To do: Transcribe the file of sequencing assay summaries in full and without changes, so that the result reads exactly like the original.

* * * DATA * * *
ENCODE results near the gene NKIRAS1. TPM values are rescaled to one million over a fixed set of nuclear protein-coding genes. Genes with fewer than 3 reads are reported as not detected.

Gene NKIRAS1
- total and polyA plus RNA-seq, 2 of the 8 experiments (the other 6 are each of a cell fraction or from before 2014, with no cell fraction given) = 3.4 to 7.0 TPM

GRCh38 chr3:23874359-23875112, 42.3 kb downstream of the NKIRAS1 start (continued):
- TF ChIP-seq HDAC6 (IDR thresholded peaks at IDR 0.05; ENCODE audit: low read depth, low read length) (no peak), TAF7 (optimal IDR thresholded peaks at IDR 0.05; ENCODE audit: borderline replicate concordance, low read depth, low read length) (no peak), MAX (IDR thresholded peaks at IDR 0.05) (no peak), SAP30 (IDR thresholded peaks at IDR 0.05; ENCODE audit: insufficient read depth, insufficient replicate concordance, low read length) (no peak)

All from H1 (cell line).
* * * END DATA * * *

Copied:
ENCODE results near the gene NKIRAS1. TPM values are rescaled to one million over a fixed set of nuclear protein-coding genes. Genes with fewer than 3 reads are reported as not detected.

Gene NKIRAS1
- total and polyA plus RNA-seq, 2 of the 8 experiments (the other 6 are each of a cell fraction or from before 2014, with no cell fraction given) = 3.4 to 7.0 TPM

GRCh38 chr3:23874359-23875112, 42.3 kb downstream of the NKIRAS1 start (continued):
- TF ChIP-seq HDAC6 (IDR thresholded peaks at IDR 0.05; ENCODE audit: low read depth, low read length) (no peak), TAF7 (optimal IDR thresholded peaks at IDR 0.05; ENCODE audit: borderline replicate concordance, low read depth, low read length) (no peak), MAX (IDR thresholded peaks at IDR 0.05) (no peak), SAP30 (IDR thresholded peaks at IDR 0.05; ENCODE audit: insufficient read depth, insufficient replicate concordance, low read length) (no peak)

All from H1 (cell line).